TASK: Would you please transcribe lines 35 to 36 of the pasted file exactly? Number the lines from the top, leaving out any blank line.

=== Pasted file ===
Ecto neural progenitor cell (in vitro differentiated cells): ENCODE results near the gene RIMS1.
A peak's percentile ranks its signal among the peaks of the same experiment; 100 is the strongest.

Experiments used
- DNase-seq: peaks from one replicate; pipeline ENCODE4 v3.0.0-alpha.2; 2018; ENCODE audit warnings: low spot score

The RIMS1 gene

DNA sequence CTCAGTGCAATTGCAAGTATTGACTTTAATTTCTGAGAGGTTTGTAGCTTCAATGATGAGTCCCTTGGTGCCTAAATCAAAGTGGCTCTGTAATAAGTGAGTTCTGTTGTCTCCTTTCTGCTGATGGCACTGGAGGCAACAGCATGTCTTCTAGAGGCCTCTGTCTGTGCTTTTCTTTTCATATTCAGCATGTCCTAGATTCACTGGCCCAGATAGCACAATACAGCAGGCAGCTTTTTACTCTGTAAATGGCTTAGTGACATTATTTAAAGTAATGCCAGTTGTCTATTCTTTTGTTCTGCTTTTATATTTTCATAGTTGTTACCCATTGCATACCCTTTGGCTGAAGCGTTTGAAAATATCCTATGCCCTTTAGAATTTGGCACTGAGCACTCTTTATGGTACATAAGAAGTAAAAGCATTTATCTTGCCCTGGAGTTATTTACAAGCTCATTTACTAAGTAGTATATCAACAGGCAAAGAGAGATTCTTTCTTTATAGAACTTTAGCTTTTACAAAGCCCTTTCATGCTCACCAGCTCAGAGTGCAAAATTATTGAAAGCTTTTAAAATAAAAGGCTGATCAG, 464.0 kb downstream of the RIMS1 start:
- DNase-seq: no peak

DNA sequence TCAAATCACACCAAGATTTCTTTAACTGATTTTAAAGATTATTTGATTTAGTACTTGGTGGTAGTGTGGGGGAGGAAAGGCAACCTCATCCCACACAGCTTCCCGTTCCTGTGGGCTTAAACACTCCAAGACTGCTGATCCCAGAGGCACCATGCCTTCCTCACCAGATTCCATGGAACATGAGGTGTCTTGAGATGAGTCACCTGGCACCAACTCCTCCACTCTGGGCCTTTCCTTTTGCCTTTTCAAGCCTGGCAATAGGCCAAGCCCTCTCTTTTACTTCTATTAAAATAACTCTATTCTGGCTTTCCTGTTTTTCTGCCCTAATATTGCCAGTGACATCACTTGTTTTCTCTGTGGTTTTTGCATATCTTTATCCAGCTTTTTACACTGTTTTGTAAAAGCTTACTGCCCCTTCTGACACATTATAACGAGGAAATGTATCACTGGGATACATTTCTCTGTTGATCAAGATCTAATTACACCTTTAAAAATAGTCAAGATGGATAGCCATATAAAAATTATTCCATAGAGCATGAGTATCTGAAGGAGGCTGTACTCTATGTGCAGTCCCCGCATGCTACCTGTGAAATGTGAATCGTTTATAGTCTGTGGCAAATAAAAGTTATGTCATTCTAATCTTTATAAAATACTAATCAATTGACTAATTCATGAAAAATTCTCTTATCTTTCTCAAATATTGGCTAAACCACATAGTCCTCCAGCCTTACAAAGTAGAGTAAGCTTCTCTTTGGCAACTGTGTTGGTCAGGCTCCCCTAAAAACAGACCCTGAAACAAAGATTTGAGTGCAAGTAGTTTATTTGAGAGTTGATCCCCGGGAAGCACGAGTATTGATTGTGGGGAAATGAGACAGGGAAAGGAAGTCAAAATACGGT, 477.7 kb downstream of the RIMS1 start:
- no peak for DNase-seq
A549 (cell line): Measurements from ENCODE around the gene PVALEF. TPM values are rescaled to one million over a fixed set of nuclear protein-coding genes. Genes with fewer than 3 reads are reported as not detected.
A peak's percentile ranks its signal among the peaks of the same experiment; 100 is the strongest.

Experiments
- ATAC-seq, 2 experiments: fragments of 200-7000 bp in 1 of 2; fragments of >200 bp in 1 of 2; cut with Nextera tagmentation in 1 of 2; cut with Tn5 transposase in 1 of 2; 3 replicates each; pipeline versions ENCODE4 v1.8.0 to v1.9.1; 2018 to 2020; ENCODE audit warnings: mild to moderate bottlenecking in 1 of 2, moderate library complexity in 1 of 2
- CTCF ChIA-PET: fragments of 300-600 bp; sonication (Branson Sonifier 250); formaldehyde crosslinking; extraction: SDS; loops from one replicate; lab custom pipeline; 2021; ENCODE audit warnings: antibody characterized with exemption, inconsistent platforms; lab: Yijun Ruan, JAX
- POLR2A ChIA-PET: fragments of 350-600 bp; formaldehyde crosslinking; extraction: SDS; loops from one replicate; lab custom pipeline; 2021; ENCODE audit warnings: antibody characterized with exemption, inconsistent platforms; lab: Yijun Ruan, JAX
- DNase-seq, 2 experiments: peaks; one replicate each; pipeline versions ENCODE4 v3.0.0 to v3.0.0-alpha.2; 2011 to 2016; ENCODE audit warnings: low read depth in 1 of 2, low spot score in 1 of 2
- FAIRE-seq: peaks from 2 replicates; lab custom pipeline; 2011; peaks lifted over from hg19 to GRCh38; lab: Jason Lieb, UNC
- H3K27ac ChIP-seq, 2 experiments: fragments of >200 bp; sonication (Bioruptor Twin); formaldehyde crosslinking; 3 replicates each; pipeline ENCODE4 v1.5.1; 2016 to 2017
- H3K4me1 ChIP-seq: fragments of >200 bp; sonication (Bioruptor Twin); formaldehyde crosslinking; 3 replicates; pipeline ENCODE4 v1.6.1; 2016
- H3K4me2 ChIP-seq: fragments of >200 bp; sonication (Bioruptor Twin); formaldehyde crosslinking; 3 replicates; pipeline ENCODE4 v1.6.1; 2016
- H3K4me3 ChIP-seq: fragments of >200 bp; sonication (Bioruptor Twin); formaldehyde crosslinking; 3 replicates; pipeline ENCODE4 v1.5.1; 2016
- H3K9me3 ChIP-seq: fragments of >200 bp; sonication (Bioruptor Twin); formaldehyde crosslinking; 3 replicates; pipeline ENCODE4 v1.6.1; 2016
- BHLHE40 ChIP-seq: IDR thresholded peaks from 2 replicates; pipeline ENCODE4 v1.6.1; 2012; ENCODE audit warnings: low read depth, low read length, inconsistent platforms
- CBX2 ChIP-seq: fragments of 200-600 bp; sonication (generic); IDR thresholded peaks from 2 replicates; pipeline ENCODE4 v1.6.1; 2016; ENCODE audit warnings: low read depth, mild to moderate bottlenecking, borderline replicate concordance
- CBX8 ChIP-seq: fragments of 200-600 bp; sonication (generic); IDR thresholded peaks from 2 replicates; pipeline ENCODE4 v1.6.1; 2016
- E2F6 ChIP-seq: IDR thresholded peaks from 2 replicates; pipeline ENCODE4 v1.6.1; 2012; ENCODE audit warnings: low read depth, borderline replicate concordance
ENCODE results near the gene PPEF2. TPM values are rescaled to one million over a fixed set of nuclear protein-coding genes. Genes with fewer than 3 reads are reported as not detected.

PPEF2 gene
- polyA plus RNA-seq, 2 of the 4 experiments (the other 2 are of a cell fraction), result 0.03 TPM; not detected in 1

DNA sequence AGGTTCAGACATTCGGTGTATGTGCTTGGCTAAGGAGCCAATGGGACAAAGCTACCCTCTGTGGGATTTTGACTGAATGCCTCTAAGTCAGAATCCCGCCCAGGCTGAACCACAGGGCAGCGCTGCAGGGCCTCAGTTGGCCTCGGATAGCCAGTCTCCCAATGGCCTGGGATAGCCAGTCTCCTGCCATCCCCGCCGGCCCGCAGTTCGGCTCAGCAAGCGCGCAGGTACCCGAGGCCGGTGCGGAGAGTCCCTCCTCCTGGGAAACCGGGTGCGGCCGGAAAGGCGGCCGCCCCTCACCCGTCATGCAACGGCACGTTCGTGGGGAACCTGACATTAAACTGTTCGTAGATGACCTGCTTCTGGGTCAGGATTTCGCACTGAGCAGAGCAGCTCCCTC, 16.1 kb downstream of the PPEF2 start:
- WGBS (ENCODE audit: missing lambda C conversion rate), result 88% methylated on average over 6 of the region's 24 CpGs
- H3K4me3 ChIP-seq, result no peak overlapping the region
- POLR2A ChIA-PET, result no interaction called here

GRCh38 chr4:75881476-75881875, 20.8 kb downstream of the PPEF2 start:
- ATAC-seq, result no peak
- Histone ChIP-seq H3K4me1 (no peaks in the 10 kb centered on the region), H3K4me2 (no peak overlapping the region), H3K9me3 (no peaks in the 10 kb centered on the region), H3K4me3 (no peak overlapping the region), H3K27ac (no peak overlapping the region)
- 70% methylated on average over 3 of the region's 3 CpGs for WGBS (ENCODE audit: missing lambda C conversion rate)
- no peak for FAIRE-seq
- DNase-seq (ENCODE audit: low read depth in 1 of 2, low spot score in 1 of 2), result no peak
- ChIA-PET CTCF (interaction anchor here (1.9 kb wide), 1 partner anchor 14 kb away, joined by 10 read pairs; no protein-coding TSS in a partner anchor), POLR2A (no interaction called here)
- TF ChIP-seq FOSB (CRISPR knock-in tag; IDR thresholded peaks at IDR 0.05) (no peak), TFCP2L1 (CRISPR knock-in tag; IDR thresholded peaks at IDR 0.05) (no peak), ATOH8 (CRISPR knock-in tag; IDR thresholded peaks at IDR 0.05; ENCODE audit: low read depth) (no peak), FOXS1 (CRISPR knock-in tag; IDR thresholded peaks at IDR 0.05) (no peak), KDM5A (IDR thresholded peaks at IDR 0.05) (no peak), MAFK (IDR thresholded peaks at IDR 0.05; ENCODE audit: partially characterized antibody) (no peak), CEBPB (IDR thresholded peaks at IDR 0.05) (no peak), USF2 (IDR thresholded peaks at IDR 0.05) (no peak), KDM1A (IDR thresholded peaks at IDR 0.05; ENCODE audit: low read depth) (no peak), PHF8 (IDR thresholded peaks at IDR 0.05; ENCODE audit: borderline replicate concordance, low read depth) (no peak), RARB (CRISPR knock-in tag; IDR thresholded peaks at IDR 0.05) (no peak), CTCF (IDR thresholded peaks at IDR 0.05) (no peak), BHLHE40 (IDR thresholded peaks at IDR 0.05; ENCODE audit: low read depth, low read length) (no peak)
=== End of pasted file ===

- ATAC-seq, result no peak
- Histone ChIP-seq H3K4me1 (no peaks in the 10 kb centered on the region), H3K4me2 (no peak overlapping the region), H3K9me3 (no peaks in the 10 kb centered on the region), H3K4me3 (no peak overlapping the region), H3K27ac (no peak overlapping the region)